So, you have finally settled in Korea, got through ChungDahm training week and finished apartment hunting. You are exhausted and starving after unpacking and now the real nightmare begins... how do you turn on the stove? How does the gas work? What can I make to eat?Read More
Teachers Share their Experiences While Living Abroad!
Teaching English in South Korea certainly is an attractive option for many, and the motivations for doing so vary widely. Obviously the chance to experience a new culture was a strong draw for me, coupled with the glaring and troubling realization that I was not totally sure of what I wanted to do with the rest of my life. But another large part of the appeal of this profession was the opportunity to save significant amounts of money. Now, there are varying degrees of frugality that you can strive for, and personally I would put myself somewhere in the middle of the savings spectrum. I do not make many extravagant or expensive purchases (some of my friends jokingly call me a tightwad), but at the same time I am a big lover of food and drink, so I like to eat out with friends pretty regularly. Whether you are a dedicated worshiper at the alter of penny pinching, or simply a person who likes to save a few bucks here and there, one of your strongest allies in the fight for a bigger bank account is Daiso.Read More
So I’m sure everyone has his or her own reasons for teaching English in South Korea. Many people come just for the new experiences and the chance to immerse themselves in a foreign culture, but there is a significant portion of the Chungdahm community using their earnings to pay off student debts. With that financial mountain looming over many of us, we are all looking for ways to save money. Personally, I am not one to spend all my nights staring at my computer screen, depriving myself of fun just for the sake of frugality. But I still do make an attempt (some months I am more successful than others) to save a decent chunk of my paycheck, and here are my strategies for doing so. Don’t worry, they don’t require burning whale oil, living off a ramen and water diet, or using smoke signals to communicate with your friends.
I was never much of a chef at home, I usually stuck with boiling pasta, draining it, and then adding a bottled sauce and scarfing it down. So, when I first moved to Korea, I was worried about whether I'd still be able to find and use the sauces and pastas I was used to from the USA. Korean grocery stores have a wide variety of new ingredients (kimchi, radishes, gim, duk, etc.) I had never heard of, and at first I was a bit scared, but with a renewed sense of adventure I have been able to be a lot more creative in the kitchen!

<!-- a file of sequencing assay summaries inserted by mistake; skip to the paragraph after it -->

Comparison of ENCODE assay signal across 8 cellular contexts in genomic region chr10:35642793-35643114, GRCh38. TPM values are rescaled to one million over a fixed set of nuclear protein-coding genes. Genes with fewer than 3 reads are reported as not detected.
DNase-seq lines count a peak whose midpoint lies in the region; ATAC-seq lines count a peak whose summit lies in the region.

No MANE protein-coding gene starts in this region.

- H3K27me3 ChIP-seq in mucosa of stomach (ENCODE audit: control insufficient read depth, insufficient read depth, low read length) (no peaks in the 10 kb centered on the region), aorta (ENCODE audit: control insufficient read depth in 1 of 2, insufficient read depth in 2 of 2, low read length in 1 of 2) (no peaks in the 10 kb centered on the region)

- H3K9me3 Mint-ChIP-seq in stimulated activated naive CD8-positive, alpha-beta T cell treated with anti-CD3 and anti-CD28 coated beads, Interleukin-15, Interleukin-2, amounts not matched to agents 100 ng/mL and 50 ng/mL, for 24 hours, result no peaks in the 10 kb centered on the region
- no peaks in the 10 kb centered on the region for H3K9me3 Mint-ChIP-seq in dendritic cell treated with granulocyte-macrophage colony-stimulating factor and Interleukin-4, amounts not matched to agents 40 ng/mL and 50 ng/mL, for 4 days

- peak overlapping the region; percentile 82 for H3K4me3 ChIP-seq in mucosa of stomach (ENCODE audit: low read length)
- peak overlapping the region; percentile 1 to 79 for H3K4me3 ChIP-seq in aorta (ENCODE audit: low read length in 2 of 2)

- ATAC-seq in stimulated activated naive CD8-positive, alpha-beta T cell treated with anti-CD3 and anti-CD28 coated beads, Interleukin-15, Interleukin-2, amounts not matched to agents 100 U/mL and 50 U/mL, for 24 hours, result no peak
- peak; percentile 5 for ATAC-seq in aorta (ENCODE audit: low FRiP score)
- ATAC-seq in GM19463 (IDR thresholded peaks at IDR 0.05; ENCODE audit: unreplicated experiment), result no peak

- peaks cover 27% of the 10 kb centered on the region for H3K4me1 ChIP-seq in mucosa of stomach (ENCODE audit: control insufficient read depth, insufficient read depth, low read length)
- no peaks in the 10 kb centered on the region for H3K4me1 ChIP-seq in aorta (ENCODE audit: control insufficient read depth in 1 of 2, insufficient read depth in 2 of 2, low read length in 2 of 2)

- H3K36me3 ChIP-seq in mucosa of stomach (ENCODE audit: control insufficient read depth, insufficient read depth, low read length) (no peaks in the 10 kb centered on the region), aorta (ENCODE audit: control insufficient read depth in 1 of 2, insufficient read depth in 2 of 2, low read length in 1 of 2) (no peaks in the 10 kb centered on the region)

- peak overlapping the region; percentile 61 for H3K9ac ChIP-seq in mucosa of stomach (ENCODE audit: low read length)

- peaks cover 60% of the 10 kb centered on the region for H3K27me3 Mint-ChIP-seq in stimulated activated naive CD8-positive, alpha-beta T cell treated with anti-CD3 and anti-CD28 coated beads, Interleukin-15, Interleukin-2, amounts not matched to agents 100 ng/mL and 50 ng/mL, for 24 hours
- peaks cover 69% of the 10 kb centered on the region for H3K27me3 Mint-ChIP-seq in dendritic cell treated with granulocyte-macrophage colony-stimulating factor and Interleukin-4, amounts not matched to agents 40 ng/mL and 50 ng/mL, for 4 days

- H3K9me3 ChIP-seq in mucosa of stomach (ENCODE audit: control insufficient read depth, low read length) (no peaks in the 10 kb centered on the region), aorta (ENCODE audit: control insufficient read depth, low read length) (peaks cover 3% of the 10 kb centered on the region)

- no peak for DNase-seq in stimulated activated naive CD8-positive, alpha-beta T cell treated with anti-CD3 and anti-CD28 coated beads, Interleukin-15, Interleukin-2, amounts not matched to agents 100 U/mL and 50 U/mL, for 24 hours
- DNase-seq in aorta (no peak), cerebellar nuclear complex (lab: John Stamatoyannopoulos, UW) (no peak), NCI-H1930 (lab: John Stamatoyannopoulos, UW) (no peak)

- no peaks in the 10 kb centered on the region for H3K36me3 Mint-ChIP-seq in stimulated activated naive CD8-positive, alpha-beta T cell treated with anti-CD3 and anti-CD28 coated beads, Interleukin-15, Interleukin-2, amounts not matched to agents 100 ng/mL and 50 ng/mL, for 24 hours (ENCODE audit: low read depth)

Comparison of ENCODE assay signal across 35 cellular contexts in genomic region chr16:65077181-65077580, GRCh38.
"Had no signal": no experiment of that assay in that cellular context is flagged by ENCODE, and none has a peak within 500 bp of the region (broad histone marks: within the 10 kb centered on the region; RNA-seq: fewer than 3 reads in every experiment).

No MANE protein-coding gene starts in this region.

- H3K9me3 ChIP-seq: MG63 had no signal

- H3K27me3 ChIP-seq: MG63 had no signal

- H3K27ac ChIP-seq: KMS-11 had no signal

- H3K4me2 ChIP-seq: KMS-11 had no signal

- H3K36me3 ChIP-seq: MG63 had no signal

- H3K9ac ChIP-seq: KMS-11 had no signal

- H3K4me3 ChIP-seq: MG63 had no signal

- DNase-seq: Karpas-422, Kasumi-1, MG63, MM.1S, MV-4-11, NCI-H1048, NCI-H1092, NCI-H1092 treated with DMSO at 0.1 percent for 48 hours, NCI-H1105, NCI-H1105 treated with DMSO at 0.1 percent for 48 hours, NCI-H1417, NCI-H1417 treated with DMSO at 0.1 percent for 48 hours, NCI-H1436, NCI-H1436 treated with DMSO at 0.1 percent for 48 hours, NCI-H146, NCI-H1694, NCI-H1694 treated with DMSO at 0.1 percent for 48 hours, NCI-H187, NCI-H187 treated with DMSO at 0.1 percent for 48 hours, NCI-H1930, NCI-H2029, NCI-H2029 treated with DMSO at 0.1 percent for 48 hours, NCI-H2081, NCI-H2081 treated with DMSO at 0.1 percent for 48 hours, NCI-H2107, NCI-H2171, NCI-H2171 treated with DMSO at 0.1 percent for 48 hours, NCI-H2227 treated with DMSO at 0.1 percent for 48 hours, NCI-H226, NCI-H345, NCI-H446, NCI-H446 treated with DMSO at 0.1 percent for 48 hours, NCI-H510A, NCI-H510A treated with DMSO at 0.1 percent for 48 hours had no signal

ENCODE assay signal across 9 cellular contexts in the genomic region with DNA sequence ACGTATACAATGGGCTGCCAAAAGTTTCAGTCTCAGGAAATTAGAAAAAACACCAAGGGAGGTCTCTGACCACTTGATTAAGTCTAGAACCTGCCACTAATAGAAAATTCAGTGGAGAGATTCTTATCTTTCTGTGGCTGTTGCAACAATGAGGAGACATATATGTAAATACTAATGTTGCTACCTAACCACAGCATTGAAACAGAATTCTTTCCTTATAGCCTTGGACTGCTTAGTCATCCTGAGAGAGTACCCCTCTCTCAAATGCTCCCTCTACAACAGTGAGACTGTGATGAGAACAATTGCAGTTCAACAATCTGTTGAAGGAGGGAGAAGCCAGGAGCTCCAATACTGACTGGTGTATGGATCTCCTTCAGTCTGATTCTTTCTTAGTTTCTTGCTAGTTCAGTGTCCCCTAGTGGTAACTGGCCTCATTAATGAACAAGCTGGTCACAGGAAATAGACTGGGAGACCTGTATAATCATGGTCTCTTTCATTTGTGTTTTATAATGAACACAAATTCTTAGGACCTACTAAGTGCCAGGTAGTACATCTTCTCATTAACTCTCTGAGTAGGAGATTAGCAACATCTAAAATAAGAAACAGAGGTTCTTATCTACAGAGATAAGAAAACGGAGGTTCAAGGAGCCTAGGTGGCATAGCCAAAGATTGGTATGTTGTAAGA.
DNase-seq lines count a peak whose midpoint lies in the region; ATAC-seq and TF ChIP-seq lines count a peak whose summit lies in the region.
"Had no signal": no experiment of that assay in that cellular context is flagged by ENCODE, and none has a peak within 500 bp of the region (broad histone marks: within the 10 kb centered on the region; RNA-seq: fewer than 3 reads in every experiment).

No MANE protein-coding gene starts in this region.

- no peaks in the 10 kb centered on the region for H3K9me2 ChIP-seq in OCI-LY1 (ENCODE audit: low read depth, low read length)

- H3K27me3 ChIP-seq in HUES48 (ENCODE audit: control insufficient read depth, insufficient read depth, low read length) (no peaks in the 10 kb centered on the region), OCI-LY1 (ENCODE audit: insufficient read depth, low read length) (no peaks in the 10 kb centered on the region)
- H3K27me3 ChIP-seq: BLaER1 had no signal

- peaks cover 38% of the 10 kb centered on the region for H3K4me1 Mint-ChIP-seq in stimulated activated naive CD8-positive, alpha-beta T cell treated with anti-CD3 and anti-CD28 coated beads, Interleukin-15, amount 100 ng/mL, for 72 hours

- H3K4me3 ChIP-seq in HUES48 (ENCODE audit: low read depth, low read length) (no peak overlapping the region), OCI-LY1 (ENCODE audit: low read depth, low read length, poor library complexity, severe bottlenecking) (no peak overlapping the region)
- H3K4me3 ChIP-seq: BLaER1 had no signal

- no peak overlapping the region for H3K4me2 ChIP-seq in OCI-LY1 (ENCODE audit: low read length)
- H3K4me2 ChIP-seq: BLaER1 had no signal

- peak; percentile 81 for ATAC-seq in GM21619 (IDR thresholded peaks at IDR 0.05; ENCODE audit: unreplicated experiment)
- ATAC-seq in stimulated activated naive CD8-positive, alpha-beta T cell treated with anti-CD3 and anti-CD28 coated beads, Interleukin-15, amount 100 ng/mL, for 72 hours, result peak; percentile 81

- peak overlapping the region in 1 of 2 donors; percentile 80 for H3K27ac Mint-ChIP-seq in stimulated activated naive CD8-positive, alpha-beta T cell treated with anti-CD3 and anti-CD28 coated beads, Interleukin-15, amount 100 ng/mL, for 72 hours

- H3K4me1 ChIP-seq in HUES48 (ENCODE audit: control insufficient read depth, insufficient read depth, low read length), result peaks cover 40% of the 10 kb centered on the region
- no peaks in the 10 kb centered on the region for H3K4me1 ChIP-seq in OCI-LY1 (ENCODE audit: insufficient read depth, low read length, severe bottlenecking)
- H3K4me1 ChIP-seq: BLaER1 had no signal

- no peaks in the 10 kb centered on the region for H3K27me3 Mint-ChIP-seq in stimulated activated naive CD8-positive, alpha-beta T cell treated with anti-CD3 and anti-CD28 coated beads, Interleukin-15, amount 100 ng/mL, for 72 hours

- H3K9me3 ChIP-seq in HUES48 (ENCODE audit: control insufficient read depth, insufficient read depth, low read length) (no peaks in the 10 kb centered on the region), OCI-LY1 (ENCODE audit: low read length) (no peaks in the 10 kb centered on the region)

As much as I adore Korean food, sometimes I just need a break from all the rice and kimchi. The availability of western brands and products in the regular supermarkets is definitely respectable, but there are just some things the likes of Lotte Mart, Home Plus, and E-Mart don't carry. Luckily, Costco does exist in Korea, and it's basically a mecca for Westerners who need to stock up on some favorites from home.
"You look like you could use an almond milk coffee smoothie with real mint chocolate bits," the man behind the counter caught me off-guard as I stood at the entrance of the store wide-eyed and drooling. "I can make it for you now and you can enjoy it while you shop." I nodded, unable to verbalize my gratitude. "Did he just read my mind?" I thought. Maybe he did, or maybe he just saw me for the sucker that I am, regardless, the drink was beyond amazing and I couldn't help but make a few annoying slurping sounds with my straw as I managed to enjoy each bit of the almond milk deliciousness as I browsed all that High Street Market had to offer.
If I had a big house with a big kitchen, I would be hosting breakfasts, lunches, brunches, dinners, snacks, and midnight snacks for my fellow Chungdahm teachers. Unfortunately, that is not the case for English teachers in Korea. Some apartments have kitchens that are smaller than a bathroom, while having no built-in oven is also common in most Korean homes.
Teaching English in Korea can be difficult in terms of getting certain items. There have been a few blogs on the topic and even tips on where to get items. For starters, I have constantly asked for care packages from home because there are a handful of items that I cannot find here, or the price is ridiculously overpriced for the items. This is to the point where international shipping is cheaper, unbelievable! I decided to compile a list of things that are a MUST bring if you do come to teach English Korea, and a tip as to where you can pick up certain products.
One goal that I have had during my stint as an English teacher in Korea is to learn how to cook some Korean dishes. I am not a great chef by any means and even when I lived in the United States, I rarely found the time to cook. I wanted to change that when I came to Korea because I would be living alone and I knew I would have ample time to experiment in the kitchen.
To make my learning more fun, I decided to invite some of my local friends who liked to cook over to my place. I would buy the ingredients and they would show me how to make some tasty local dishes. That seemed like a much more fun way than looking up recipes online and trying them by myself. And it has been a lot of fun. Plus, I have learned a lot of the past few months.
I was never really much of a chef, but while teaching English in Korea I have slowly started to more and more. Making curry is one of the easiest and delicious foods to cook here in Korea.